The Love Song of Henry Cyril Paget, 5th Marquess of Angelsey
for Rick Whitaker
I chant a Tyrrhenian elegy
I trace a pretty reptilian line
I inhale an illicit cigarette in the Nether Palatinate
I greet Raphael at an archangelic tea party
I gain a licentiate in italic calligraphy
I practice a late Elgar harp caprice
I appear at Nice in papal regalia
I enlace a panther in pale green crêpe
I linger in central Parthia in the rain
I partner Iphigenia in a tarantella
I create a lily anther pâté
I pray in Cretan at an ancient apple tree near Llanllyr
I place a calcite light in the principal pantry
I appreciate the gilt papyri in an Egyptian gallery
I hang a little Titian in the palace chapel
Note: The Oulipian beau présent honors someone by using only the letters in that person’s
name. Henry Cyril Paget (1875-1905) inherited his title at the age of twenty-three, together
with a colossal family fortune he spent not only on clothes, cars, and dogs but also on the
theatrical entertainments he presented at his Anglesey residence, always featuring his own
appearance in a spectacular costume crowded with jewels. A fellow countryman of more
modest means, Paul Griffiths writes on music and other things. His most recent book is a
novel, Mr. Beethoven.
My Take On This*
If you are at all like me, what you had to say to yourself that day was this: It’s over. It’s all over.
You could draw a breath. Did you say that to yourself as well? You may well have. Draw a breath—these may well have been your words—as you held a hand to your heart and indeed took a breath. It’s over.
It had to come to an end.
You did know that – right?
It could not go on and on. It had to come to an end, and now it has, and now we may go on again.
A dove rises up to the heavens. The sun comes out.
Such things may have been in your thoughts then, if you are at all like me.
It may have seemed like it went on a long time, and truly it did, but it had to come to an end, and it did, and it’s over.
We were patient. We went on with what we had to do. And all the time there was – what shall I call it? – a profound woe.
We turned away from it. But it was there.
It lay there. Like something dead.
Never mind that, we would say at the time. Let it be.
And let him be. Let him do what he will. Let him say all these things. Each morning.
False. Puffed-up. Reckless.
Still, let’s say no more of him now. Let’s not speak of him, now that he’s gone (but does not think he’s gone, so it would seem).
We may close that door now. And let’s have it locked. Indeed, let’s have it locked.
Let nothing again come in the way of honesty and honor.
Something like this you’ll have said, if you are at all like me.
Close the door, on him and on all that were with him.
Now we may do what must be done. Look at the state we are in! Not a day should be lost! On with it!
But the door: it is not still.
They are knocking at the door, knocking and knocking.
There are such powers in that knocking.
We look at the door. We look at one another. Still they go on knocking.
What should we do?
Things cannot be left like this. The door. The knocking.
It’s up to us to do what’s right. We have to let them in again, we say.
You know what this is. You know how it goes. You have been here before.
They cannot be left there. We have to let them in.
And then what?
When we have let them in again, then what?
Will they be with us?
Will we be with them?
It’s not over, you know.
It’s not over at all.
*this = the United States, mid-November 2019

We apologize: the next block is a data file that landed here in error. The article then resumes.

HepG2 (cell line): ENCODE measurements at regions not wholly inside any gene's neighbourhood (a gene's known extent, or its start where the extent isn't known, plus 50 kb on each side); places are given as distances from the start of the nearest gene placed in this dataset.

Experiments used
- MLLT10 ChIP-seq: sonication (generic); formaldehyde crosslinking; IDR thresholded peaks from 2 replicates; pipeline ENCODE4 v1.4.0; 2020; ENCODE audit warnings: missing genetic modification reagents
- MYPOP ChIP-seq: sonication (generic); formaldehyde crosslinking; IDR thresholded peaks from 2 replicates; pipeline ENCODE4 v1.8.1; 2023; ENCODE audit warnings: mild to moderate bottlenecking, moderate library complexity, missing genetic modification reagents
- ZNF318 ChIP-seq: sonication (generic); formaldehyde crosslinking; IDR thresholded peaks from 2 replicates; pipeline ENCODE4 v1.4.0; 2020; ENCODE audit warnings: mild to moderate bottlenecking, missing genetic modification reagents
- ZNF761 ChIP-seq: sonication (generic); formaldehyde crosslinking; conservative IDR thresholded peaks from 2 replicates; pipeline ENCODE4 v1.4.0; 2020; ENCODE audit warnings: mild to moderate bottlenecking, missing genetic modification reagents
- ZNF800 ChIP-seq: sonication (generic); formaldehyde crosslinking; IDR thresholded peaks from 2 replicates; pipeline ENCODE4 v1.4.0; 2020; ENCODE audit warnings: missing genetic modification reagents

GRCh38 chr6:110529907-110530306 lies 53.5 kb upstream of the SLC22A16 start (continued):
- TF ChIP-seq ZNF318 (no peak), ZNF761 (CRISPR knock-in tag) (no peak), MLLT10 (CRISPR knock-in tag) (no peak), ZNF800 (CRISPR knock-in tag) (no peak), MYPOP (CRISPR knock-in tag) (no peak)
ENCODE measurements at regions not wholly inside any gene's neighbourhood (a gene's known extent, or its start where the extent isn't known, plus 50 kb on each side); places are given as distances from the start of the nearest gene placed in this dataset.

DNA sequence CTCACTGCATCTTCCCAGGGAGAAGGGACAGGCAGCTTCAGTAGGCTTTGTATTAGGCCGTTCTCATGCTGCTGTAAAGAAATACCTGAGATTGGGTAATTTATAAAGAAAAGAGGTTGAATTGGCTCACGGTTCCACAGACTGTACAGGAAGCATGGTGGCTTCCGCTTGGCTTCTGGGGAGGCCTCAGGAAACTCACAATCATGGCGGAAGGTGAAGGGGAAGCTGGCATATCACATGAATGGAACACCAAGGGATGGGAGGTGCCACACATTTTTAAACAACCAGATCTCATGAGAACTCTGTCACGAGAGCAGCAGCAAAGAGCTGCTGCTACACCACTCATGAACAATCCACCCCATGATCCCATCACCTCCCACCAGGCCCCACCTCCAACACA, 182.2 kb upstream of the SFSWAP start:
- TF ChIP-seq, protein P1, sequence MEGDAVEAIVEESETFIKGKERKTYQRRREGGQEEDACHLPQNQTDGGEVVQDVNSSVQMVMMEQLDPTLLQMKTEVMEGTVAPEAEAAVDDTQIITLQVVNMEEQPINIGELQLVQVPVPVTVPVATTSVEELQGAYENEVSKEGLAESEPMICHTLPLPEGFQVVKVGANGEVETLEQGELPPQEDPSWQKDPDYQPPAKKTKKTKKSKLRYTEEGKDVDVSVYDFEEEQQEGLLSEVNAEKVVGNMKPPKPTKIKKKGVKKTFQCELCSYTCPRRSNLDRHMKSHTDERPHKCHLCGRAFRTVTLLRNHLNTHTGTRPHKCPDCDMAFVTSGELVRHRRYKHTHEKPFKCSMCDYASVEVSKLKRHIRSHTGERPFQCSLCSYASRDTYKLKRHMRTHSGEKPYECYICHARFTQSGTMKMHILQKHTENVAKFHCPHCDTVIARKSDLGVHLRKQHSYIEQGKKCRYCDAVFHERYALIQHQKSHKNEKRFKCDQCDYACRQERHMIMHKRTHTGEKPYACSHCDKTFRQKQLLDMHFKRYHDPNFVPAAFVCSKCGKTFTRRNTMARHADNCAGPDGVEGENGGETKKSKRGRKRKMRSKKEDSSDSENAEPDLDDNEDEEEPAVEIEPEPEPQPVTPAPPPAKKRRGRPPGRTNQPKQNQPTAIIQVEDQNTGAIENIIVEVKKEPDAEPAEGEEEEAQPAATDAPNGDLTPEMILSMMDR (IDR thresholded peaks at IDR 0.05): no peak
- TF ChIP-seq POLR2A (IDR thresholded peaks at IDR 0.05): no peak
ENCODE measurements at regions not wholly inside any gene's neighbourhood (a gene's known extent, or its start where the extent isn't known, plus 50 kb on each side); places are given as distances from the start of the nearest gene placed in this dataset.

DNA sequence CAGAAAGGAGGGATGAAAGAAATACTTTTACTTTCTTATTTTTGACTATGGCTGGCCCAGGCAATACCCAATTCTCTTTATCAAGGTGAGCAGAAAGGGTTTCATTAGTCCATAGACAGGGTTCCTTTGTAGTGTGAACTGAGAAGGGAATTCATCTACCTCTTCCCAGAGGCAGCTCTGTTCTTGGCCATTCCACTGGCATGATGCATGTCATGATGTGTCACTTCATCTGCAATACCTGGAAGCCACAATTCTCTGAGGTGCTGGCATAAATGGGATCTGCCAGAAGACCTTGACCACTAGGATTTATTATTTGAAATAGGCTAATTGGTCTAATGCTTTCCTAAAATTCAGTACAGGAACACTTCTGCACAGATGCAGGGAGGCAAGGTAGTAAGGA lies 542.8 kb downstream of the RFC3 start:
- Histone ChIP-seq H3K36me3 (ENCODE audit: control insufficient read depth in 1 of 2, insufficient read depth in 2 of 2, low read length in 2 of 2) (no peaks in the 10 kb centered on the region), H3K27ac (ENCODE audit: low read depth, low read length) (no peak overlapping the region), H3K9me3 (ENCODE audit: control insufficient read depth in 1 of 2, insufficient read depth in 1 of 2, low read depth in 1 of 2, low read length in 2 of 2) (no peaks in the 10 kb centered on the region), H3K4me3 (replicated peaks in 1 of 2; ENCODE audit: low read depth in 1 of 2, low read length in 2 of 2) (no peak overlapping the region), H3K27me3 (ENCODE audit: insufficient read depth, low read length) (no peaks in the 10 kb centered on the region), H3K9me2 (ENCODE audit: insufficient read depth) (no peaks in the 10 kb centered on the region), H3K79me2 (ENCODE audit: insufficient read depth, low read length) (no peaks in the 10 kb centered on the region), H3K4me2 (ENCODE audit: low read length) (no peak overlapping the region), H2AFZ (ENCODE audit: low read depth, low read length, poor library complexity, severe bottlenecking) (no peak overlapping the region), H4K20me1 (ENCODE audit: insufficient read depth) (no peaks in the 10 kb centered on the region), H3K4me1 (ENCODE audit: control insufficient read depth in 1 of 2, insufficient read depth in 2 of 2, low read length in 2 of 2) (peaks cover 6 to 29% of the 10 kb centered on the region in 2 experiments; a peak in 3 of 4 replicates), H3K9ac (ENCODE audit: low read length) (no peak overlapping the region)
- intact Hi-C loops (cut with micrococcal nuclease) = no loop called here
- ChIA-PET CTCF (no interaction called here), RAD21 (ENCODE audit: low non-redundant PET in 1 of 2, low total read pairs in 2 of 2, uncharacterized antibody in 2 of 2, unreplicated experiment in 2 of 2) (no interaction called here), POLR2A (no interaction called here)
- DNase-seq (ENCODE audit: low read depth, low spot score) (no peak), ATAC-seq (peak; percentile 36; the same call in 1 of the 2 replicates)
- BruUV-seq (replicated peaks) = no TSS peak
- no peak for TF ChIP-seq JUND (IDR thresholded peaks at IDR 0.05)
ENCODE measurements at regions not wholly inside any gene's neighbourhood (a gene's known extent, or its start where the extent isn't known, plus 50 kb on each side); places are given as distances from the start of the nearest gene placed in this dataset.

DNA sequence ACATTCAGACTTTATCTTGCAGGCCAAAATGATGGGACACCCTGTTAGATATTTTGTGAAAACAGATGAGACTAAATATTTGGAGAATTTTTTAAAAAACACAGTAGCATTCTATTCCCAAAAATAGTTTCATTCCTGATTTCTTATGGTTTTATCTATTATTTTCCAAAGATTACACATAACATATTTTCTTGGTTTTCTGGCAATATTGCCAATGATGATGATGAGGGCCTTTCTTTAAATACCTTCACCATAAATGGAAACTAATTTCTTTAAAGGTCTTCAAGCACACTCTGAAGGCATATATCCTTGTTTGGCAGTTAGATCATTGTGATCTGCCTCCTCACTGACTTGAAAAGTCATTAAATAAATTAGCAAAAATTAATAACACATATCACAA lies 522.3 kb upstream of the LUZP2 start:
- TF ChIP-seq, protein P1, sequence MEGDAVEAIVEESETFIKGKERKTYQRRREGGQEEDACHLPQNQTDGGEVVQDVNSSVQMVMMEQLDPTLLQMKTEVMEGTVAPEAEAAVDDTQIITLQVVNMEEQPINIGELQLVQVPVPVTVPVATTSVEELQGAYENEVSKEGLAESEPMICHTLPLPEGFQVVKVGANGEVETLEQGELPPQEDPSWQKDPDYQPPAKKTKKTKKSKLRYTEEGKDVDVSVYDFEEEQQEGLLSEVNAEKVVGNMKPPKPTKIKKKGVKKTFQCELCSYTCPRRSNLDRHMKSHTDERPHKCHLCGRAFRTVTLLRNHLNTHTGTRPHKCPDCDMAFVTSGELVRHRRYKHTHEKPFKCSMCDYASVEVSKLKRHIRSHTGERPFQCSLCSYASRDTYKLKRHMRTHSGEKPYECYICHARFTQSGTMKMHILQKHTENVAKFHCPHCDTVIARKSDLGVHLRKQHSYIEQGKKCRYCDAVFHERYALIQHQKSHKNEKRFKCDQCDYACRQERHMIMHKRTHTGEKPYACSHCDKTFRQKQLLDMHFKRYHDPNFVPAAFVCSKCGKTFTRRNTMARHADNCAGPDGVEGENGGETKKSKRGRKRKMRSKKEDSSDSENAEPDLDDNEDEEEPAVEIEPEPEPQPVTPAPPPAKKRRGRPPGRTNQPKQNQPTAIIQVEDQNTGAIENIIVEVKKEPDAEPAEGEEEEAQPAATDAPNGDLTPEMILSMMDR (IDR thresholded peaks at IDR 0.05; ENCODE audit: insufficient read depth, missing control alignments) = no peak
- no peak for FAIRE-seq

**as told to Paul Griffiths.
H A M L E T S T O R I E S
Note: Each story is a reading of the First Folio text of Hamlet leaving out approximately 99.6% of the words. To put it another way, the words in each story appear in the same order they do in the play, but in the play, of course, they will probably be separated by a whole lot more words. For example, the first “the” in the First Folio Hamlet comes in the third line (Barnardo: “Long live the king”), but we then have to omit almost two hundred and fifty lines, thousands of words, before we find the next word we need for “A Prayer” (Laertes: “My dread lord”). The titles are made the same way.
Upon the Rock
There is now very little for me to do here but look out at the waves, the waves.
I do not know how long I have been here.
So much crab I have had – and others, creatures of the sea whose name I do not know.
I had the time and the will, long ago, to go right to the top of the mountain for a look.
Nothing. Nothing. Nothing but sea cries, and the green mountain, and the ocean wide, and me, the cast-away.
In the sea our ship broke up. All the rest drowned. No-one else….
So where have you come from?
Get away if you can this spring for a day or two to Denmark – it’s a wonderful time to visit! Stay at the Young Prince resort, which is on a secret promontory. From there it is possible to drive to most of the country. You have to see the town of Termagant and all the churches on the horse ring. Bands play there in the jade garden, so this is one of the hot spots. See as well the famous “Grave of Threats.” Everyone eats at Fat and Lean (variable service), but Danish people who know say that Guildenstern’s is the place to see and be seen. Back from the Blue Mountains? Fit in the Royal Play House, which has some wild shows.
The Lord is my father; I shall not come.
He must make me to look down on the green sea: he will lead me with his still fingers.
Yea, if I walk with the Devil to question Death, I will fear no mischance: for you are with me; your voice and your music they confront me.
You lay a table for him with our present enemies: you anoint my heel with cold water; my hand o’erreaches.
It must be that age and years will follow with me until my death: for who comes to the house of the Lord for ever?
Paul Griffiths was a music critic for the New Yorker and then for the NY Times. His most recent novel, Mr. Beethoven, will be published later this year by New York Review Books.